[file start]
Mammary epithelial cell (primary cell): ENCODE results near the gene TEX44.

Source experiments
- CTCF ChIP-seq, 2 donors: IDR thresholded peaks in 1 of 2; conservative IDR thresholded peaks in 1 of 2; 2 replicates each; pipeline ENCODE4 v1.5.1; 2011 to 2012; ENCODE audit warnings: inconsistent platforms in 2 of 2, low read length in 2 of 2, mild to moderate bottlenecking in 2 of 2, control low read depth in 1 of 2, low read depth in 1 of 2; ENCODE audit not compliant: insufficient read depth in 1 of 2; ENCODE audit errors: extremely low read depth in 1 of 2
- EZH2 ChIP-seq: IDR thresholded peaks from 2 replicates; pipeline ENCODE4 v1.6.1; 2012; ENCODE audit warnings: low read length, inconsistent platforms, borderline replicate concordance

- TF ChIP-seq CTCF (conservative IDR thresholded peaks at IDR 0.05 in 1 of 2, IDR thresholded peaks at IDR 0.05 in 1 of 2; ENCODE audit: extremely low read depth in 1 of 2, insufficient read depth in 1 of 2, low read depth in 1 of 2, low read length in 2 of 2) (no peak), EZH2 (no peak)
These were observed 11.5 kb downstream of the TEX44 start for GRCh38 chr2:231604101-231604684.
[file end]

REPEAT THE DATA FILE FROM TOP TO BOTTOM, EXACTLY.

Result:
Mammary epithelial cell (primary cell): ENCODE results near the gene TEX44.

Source experiments
- CTCF ChIP-seq, 2 donors: IDR thresholded peaks in 1 of 2; conservative IDR thresholded peaks in 1 of 2; 2 replicates each; pipeline ENCODE4 v1.5.1; 2011 to 2012; ENCODE audit warnings: inconsistent platforms in 2 of 2, low read length in 2 of 2, mild to moderate bottlenecking in 2 of 2, control low read depth in 1 of 2, low read depth in 1 of 2; ENCODE audit not compliant: insufficient read depth in 1 of 2; ENCODE audit errors: extremely low read depth in 1 of 2
- EZH2 ChIP-seq: IDR thresholded peaks from 2 replicates; pipeline ENCODE4 v1.6.1; 2012; ENCODE audit warnings: low read length, inconsistent platforms, borderline replicate concordance

- TF ChIP-seq CTCF (conservative IDR thresholded peaks at IDR 0.05 in 1 of 2, IDR thresholded peaks at IDR 0.05 in 1 of 2; ENCODE audit: extremely low read depth in 1 of 2, insufficient read depth in 1 of 2, low read depth in 1 of 2, low read length in 2 of 2) (no peak), EZH2 (no peak)
These were observed 11.5 kb downstream of the TEX44 start for GRCh38 chr2:231604101-231604684.